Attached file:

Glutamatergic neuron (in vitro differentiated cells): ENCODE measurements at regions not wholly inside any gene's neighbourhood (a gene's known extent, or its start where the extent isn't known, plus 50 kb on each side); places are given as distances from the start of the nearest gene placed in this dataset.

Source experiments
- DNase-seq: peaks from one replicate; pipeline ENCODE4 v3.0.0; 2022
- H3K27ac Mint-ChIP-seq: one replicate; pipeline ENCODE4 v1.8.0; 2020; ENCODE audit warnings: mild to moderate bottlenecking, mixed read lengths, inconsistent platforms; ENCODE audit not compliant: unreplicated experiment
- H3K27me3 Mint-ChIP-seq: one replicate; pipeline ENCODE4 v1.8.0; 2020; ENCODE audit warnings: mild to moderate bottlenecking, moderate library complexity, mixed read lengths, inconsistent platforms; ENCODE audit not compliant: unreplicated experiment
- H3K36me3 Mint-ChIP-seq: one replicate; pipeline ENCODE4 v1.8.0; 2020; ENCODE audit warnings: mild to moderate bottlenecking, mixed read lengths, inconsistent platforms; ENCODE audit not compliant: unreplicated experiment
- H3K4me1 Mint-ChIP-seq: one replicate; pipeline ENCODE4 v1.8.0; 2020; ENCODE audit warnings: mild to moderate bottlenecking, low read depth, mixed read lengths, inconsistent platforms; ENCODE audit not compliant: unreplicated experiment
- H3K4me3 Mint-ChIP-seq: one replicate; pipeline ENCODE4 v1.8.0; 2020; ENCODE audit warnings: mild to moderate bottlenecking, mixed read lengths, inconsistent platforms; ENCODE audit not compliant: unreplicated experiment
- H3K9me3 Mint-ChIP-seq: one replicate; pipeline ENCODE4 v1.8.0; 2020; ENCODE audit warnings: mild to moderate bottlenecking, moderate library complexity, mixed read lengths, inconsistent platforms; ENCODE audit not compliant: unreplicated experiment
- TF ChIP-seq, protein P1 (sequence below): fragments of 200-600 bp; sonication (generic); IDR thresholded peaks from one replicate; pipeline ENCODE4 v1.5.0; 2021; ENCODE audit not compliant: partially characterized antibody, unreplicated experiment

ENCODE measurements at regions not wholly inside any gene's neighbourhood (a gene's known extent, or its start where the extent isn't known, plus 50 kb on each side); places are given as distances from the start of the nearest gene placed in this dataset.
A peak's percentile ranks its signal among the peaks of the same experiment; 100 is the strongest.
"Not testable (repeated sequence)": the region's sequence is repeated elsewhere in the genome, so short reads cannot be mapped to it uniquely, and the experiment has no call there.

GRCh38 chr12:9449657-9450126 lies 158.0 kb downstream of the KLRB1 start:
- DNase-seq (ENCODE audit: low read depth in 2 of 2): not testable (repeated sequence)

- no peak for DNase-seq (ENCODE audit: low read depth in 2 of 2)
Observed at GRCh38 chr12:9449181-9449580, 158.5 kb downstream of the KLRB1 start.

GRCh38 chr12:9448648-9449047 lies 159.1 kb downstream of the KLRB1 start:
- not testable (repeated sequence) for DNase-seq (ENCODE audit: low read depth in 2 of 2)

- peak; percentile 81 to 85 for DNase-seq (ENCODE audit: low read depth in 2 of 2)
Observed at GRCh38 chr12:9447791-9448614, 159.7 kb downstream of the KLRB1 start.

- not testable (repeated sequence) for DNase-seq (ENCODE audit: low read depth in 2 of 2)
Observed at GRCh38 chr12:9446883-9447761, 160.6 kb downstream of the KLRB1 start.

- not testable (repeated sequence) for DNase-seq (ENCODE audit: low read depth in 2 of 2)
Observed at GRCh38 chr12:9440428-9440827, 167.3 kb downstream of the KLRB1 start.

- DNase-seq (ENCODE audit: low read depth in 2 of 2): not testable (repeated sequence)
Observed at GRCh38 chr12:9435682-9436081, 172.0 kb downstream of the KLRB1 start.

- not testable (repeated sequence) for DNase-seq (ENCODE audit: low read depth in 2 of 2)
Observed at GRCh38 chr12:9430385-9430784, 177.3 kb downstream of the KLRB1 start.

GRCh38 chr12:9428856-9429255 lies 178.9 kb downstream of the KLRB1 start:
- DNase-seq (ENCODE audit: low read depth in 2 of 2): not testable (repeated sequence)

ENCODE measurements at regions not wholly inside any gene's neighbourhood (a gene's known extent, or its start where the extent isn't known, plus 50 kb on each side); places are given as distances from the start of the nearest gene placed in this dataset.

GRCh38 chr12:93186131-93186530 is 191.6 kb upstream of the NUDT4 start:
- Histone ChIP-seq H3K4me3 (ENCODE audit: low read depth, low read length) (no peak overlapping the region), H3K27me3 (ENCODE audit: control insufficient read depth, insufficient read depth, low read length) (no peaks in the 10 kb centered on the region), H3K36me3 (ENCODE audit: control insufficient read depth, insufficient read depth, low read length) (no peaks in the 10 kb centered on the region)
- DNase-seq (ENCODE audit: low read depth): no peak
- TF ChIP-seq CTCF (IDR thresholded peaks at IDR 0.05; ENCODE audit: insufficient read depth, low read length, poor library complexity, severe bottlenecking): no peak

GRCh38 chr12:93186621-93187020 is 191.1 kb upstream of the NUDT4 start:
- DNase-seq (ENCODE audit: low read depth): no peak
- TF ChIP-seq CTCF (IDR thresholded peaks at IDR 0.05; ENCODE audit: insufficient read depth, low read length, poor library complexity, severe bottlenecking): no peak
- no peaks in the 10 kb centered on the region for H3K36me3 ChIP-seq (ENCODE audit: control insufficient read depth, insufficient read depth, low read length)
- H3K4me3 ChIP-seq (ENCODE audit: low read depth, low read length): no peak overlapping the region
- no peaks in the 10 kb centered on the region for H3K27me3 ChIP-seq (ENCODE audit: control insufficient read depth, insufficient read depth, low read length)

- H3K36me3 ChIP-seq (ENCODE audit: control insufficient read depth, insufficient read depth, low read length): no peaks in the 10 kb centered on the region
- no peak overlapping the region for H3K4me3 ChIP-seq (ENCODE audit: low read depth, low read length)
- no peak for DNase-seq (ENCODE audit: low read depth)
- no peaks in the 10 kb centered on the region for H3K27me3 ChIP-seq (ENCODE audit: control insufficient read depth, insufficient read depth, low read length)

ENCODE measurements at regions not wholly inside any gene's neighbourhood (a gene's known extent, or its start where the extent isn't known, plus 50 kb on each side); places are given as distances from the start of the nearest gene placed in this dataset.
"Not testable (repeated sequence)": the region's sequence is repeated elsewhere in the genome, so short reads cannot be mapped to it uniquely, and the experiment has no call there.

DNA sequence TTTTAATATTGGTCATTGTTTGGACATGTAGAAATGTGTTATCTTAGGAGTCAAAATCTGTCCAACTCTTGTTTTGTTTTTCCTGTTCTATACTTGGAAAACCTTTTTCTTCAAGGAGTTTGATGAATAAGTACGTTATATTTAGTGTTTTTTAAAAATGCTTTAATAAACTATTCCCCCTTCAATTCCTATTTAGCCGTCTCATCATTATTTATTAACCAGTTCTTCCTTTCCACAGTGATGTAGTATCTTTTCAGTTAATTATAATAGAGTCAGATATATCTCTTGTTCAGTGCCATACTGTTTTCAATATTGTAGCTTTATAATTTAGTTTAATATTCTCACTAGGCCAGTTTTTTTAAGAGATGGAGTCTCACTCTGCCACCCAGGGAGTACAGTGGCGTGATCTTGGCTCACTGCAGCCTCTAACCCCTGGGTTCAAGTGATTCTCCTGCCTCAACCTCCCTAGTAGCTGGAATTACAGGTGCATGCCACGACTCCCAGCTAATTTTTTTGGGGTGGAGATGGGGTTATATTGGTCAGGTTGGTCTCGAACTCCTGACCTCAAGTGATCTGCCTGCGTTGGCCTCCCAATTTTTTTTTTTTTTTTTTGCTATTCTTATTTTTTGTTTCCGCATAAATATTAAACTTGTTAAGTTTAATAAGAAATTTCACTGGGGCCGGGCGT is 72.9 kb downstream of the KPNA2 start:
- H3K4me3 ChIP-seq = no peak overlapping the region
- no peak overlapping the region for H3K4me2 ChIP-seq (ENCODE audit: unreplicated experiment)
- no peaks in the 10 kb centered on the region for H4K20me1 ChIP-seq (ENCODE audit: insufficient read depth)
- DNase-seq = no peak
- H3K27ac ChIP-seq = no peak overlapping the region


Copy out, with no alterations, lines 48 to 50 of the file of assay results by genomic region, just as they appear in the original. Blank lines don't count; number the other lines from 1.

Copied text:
"Not testable (repeated sequence)": the region's sequence is repeated elsewhere in the genome, so short reads cannot be mapped to it uniquely, and the experiment has no call there.

DNA sequence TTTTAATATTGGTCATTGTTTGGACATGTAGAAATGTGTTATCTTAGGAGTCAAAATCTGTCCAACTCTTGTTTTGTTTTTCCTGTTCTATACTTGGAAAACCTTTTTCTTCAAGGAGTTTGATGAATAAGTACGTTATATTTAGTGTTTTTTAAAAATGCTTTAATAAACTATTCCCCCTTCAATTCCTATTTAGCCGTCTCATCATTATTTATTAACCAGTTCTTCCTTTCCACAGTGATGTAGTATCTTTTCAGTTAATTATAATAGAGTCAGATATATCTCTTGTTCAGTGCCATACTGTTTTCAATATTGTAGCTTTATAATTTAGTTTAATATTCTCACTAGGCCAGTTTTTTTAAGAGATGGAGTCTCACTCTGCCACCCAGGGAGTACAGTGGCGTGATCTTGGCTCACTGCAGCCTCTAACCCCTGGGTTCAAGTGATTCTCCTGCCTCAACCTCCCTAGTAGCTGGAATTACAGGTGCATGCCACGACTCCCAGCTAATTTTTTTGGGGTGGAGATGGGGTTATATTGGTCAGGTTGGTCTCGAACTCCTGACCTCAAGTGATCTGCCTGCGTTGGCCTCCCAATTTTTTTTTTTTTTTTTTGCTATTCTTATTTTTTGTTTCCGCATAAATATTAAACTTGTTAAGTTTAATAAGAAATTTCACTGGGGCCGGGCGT is 72.9 kb downstream of the KPNA2 start:
- H3K4me3 ChIP-seq = no peak overlapping the region